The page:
I don't think modern tactics have a say as much as the infrequency with which a Platini, Zico, Maradona, Ronaldinho or Messi come along. You can't press any of those players out of a game. Their goal threat, skills, intelligence, movement and guile is on a different level to the aforementioned grouping, and that, ultimately, is what separates them, imo.
  12. Oct 12, 2017 at 00:28

    Fortitude TV/Monitor Expert

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    Netzer is almost a unique entity, and another who has a claim to be the best long range passer of all-time. He was catered for a lot, just like Zidane, so he is in a different grouping to the kings, or whatever you want to call them. His goal threat was also more 'classical' which makes him more of a generic playmaking specialist rather than an all-encompassing player who could do everything offensively to a ridiculously high standard.
  13. Oct 12, 2017 at 06:29

    Red Indian Chief Torn Rubber Thus says Kemo

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    What I find amazing is people use unspoken rule in most sport that as that sports have got better tactically and technically with time and co relating it with football. Football is the opposite and unique. Almost every decade it has gotten easier. Rule changes introduced substitutes and added the number that could play, cards to control fouling, rules to ban certain types of fouling, regular rule changes to the offside law to make defending harder and harder, rule changes to protect the games stars, rule changes to give more benefit of the doubt to attacking teams, moves to make the ball lighter, playing boots lighter, increased squad depth, rule changes to enable free movement of the best talent, rule changes to enable the best teams more often than not face each other rather than just champions. The list is long. Add that to medical and sports science advancements. It is a misguided assumption to assume the game today is harder. This is what makes era comparisons very hard.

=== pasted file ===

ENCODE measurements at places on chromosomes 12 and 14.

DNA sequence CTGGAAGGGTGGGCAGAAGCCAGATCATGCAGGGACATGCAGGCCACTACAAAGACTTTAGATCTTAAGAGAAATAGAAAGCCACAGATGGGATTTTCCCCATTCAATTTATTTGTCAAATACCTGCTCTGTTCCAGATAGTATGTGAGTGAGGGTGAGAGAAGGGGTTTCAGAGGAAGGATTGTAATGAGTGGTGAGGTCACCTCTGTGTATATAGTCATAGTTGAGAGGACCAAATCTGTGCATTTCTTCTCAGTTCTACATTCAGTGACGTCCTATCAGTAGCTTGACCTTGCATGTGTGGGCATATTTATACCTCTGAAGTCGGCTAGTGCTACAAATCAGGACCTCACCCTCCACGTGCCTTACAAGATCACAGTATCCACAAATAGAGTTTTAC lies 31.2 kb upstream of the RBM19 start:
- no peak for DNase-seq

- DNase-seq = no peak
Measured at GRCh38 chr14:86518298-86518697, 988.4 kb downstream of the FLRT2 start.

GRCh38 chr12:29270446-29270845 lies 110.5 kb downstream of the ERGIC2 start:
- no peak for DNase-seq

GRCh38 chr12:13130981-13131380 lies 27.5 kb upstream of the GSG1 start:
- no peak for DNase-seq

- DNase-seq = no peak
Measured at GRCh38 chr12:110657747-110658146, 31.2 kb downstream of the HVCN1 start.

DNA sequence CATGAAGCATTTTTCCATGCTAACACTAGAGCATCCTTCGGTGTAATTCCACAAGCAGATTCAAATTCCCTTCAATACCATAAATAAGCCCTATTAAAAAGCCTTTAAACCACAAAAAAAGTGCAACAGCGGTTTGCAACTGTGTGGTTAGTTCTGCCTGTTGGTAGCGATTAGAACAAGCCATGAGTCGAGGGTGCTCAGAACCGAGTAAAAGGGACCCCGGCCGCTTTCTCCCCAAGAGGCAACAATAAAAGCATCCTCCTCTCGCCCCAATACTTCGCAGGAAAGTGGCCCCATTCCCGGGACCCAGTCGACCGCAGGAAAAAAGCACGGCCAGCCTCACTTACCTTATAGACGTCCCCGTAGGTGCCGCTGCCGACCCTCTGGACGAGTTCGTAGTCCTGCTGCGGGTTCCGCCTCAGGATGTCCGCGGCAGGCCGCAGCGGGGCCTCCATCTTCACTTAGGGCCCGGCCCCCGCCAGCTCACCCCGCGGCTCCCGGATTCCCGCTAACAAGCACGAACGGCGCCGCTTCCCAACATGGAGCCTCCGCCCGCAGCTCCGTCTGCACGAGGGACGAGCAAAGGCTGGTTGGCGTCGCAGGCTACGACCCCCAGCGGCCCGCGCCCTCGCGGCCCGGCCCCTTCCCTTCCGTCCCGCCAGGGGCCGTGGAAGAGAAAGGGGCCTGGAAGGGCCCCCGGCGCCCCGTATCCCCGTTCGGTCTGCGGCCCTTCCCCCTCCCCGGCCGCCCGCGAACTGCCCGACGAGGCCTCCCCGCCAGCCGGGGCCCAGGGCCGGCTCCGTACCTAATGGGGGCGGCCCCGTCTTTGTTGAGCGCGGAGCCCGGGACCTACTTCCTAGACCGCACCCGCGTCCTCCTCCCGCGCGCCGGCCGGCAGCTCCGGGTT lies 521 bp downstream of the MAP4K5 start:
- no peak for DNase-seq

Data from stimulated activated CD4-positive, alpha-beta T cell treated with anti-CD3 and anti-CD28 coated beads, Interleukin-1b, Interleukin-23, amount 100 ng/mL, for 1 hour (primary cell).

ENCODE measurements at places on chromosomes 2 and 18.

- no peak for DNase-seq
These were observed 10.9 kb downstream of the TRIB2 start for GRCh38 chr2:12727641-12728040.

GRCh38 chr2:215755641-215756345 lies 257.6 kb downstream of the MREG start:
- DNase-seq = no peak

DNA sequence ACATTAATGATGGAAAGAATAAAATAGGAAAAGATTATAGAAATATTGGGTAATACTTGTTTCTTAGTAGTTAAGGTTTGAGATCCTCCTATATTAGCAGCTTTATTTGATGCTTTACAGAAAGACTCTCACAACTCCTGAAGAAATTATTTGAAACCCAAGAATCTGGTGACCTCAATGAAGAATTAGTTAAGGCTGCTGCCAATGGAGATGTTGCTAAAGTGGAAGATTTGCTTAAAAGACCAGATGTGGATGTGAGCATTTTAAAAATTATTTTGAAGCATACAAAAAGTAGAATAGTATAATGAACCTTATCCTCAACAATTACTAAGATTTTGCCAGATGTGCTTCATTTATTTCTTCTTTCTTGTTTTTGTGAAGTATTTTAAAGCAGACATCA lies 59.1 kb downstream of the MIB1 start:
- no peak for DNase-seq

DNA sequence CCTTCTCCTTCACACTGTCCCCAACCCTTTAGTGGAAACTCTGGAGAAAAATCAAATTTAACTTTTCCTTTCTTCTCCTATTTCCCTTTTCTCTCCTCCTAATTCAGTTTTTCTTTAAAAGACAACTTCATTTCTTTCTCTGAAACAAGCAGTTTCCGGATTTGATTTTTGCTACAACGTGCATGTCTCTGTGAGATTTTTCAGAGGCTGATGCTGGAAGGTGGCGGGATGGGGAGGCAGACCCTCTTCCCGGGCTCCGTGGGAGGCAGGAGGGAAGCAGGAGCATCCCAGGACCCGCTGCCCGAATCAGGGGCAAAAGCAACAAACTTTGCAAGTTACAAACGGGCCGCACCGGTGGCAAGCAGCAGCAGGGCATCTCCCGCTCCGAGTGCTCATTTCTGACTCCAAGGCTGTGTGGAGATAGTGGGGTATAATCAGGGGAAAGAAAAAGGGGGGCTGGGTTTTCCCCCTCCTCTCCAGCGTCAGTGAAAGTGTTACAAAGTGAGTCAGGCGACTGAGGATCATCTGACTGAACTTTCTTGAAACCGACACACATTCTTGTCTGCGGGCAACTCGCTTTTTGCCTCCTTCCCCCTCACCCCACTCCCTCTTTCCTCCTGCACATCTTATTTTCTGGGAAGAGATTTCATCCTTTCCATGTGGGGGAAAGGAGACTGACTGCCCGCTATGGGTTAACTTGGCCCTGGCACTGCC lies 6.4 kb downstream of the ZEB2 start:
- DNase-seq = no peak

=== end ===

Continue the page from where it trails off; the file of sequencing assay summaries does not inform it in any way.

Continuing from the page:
14. Oct 12, 2017 at 07:36

    jungledrums Full Member

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    Depends how you define harder? I would say the game is unquestionably better today, but I'm not sure that's what you're saying. The athletes are improving, therefore it stands to reason that the game is improving. Granted, football is a thinking man's game, but that shouldn't discount the physical side of the game. You alluded to the improvement of the tactical and technical side though, so the combination of improved 'coaching' (ie technically and tactically), and improved athletes (physically) must equate to the game improving overall, and thus being harder? Or am I missing your point?
  15. Oct 12, 2017 at 07:44

    Lord SInister New Member

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    See the my arguement with your post original, is you are trying to make it like, maradona did not scored as much goals as Messi or Cristiano, because he did not played for the goals, he was more of a creater/assister/passer whatever.
    While what I am saying is that, the only difference why Maradona could not score as much as Messi or Cristiano is because of the teams, he is played for. Maradona was not a your Riquelme or Laudrup or Zidane or KDB or Silva type of playmaker. He was very much Pele, Messi, Zico, Cruyff, Puskas, Di Stefano or Platani or Baggio in his approach, yes he was creator just like the other mentioned, but he like them was the go goal getter of the team.